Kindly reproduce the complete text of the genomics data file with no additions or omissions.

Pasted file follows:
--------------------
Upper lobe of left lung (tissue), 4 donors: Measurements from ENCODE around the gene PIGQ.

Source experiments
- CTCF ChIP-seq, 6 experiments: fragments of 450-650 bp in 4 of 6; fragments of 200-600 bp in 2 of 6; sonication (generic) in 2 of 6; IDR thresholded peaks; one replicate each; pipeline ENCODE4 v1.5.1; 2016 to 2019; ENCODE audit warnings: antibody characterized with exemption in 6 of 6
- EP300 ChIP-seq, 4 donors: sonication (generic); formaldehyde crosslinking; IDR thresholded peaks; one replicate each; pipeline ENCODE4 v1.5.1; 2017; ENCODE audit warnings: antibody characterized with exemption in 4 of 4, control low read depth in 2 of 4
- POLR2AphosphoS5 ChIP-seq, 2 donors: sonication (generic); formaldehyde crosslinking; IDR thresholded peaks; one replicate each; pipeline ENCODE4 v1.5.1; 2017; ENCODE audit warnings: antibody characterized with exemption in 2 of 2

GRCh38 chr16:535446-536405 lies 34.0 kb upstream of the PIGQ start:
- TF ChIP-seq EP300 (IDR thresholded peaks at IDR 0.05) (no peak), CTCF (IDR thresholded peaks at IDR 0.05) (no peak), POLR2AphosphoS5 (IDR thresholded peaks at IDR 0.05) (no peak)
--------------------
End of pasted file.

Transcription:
Upper lobe of left lung (tissue), 4 donors: Measurements from ENCODE around the gene PIGQ.

Source experiments
- CTCF ChIP-seq, 6 experiments: fragments of 450-650 bp in 4 of 6; fragments of 200-600 bp in 2 of 6; sonication (generic) in 2 of 6; IDR thresholded peaks; one replicate each; pipeline ENCODE4 v1.5.1; 2016 to 2019; ENCODE audit warnings: antibody characterized with exemption in 6 of 6
- EP300 ChIP-seq, 4 donors: sonication (generic); formaldehyde crosslinking; IDR thresholded peaks; one replicate each; pipeline ENCODE4 v1.5.1; 2017; ENCODE audit warnings: antibody characterized with exemption in 4 of 4, control low read depth in 2 of 4
- POLR2AphosphoS5 ChIP-seq, 2 donors: sonication (generic); formaldehyde crosslinking; IDR thresholded peaks; one replicate each; pipeline ENCODE4 v1.5.1; 2017; ENCODE audit warnings: antibody characterized with exemption in 2 of 2

GRCh38 chr16:535446-536405 lies 34.0 kb upstream of the PIGQ start:
- TF ChIP-seq EP300 (IDR thresholded peaks at IDR 0.05) (no peak), CTCF (IDR thresholded peaks at IDR 0.05) (no peak), POLR2AphosphoS5 (IDR thresholded peaks at IDR 0.05) (no peak)